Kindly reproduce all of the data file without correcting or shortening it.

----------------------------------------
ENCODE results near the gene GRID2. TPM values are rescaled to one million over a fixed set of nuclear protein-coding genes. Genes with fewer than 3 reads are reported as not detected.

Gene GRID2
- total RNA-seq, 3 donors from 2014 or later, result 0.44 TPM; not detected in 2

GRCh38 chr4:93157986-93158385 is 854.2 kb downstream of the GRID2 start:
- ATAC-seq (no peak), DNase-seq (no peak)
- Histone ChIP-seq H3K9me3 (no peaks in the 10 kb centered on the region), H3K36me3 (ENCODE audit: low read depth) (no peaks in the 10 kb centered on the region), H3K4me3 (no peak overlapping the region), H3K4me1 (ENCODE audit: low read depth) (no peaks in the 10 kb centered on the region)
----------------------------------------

ENCODE results near the gene GRID2. TPM values are rescaled to one million over a fixed set of nuclear protein-coding genes. Genes with fewer than 3 reads are reported as not detected.

Gene GRID2
- total RNA-seq, 3 donors from 2014 or later, result 0.44 TPM; not detected in 2

GRCh38 chr4:93157986-93158385 is 854.2 kb downstream of the GRID2 start:
- ATAC-seq (no peak), DNase-seq (no peak)
- Histone ChIP-seq H3K9me3 (no peaks in the 10 kb centered on the region), H3K36me3 (ENCODE audit: low read depth) (no peaks in the 10 kb centered on the region), H3K4me3 (no peak overlapping the region), H3K4me1 (ENCODE audit: low read depth) (no peaks in the 10 kb centered on the region)